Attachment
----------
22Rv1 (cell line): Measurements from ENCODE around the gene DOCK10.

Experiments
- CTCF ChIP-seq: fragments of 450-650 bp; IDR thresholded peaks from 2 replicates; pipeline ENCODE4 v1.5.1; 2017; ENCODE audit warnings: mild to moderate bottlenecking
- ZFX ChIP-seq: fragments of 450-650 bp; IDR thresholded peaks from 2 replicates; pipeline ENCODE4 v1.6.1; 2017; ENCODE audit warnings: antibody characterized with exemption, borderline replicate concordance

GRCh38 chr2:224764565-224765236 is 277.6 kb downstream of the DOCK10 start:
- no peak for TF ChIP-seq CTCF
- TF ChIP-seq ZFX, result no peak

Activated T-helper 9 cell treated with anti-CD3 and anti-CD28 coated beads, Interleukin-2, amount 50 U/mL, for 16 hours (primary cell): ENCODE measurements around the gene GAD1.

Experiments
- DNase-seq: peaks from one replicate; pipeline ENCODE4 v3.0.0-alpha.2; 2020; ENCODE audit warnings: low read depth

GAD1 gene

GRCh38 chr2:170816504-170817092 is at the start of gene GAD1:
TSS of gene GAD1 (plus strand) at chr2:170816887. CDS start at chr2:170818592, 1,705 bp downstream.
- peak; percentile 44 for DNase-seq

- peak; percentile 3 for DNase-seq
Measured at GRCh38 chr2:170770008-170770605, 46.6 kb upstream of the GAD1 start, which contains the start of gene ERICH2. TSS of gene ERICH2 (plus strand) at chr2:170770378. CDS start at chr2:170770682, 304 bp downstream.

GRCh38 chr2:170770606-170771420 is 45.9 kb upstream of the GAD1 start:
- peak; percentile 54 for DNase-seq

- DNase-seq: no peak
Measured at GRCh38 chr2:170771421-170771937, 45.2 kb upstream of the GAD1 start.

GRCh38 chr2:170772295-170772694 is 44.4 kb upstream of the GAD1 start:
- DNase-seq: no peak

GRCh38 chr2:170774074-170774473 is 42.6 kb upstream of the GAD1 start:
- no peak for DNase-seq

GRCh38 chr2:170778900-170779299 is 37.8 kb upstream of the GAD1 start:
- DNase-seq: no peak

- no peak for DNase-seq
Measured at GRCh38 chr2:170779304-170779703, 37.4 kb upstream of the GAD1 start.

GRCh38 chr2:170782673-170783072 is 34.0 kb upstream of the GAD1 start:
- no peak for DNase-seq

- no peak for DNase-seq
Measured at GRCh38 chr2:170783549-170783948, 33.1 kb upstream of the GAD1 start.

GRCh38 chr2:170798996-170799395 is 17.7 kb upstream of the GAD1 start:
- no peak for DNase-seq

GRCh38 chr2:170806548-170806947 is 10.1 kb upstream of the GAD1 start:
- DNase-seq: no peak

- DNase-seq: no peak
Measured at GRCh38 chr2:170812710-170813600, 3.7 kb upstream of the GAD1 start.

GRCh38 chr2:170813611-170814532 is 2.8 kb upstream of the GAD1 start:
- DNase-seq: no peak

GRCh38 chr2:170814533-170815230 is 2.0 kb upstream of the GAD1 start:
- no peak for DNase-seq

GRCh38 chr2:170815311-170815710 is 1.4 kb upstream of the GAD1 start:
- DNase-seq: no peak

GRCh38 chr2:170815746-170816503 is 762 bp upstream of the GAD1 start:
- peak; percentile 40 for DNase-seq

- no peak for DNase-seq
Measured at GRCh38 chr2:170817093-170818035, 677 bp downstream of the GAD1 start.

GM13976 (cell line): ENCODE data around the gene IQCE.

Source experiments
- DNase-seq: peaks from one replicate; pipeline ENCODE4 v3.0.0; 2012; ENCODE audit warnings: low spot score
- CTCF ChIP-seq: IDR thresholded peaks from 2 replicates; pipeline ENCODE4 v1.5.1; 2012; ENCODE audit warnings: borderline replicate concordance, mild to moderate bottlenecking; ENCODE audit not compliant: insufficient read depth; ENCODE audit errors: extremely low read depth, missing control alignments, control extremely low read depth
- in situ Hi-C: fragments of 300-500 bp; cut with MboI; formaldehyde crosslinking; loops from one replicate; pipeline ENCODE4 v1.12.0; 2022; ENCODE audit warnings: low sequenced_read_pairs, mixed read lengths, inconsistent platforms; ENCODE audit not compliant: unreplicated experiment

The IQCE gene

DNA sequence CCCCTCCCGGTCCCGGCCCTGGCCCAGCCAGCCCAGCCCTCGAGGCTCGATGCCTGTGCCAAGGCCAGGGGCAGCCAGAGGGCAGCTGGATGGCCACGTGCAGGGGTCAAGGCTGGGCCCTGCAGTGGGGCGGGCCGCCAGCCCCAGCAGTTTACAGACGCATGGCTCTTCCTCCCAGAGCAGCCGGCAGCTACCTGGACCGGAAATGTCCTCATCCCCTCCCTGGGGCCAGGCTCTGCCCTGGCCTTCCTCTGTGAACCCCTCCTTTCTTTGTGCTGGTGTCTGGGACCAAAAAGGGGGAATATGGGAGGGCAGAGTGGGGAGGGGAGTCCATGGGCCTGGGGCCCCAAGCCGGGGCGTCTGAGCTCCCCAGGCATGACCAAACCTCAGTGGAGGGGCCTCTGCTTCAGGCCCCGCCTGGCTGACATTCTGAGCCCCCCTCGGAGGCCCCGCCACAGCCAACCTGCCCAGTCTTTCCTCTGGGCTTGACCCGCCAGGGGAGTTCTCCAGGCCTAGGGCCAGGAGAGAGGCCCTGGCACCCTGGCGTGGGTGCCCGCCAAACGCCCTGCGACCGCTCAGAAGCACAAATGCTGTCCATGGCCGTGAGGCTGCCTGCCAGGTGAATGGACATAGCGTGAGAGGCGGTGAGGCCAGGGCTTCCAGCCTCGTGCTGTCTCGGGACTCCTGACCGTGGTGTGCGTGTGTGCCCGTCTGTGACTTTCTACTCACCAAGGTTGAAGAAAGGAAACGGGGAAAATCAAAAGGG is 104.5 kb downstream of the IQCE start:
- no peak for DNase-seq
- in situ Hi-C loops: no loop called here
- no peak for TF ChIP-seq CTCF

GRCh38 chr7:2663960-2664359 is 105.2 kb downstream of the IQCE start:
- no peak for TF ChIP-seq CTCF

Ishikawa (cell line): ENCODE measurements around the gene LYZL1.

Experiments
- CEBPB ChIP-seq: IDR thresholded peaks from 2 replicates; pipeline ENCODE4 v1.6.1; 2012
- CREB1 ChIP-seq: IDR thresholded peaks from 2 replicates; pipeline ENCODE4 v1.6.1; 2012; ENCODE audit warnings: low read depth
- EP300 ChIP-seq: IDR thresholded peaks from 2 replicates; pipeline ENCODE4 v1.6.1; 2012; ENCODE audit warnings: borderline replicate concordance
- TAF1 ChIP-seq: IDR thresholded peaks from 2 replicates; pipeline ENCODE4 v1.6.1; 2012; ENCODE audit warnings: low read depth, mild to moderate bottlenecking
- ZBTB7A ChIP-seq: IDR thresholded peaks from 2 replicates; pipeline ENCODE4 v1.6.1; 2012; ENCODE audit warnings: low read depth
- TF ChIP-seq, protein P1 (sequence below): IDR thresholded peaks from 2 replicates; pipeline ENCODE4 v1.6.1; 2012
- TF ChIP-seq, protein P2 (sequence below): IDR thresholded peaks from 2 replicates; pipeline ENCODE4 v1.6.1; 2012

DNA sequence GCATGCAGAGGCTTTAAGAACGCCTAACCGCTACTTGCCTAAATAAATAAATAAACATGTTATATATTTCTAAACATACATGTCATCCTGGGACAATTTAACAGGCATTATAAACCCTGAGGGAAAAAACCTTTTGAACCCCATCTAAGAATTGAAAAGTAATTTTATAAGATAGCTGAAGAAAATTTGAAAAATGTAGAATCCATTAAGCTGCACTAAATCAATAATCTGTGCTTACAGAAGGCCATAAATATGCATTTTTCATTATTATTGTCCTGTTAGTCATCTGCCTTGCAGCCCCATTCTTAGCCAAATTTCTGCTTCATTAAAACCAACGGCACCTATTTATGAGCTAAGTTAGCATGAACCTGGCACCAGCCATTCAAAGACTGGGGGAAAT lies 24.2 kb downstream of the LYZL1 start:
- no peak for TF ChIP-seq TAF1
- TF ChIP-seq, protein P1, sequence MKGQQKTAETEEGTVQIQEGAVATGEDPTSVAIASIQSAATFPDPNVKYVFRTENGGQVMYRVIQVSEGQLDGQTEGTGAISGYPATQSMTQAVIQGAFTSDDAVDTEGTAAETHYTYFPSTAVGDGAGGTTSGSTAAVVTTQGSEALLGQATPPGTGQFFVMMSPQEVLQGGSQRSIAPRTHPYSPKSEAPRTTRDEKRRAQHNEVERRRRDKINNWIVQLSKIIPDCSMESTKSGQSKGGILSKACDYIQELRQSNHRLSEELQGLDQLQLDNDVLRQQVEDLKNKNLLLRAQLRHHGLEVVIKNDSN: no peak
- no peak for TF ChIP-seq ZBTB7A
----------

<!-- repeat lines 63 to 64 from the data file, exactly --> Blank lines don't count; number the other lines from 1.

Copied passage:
- CEBPB ChIP-seq: IDR thresholded peaks from 2 replicates; pipeline ENCODE4 v1.6.1; 2012
- CREB1 ChIP-seq: IDR thresholded peaks from 2 replicates; pipeline ENCODE4 v1.6.1; 2012; ENCODE audit warnings: low read depth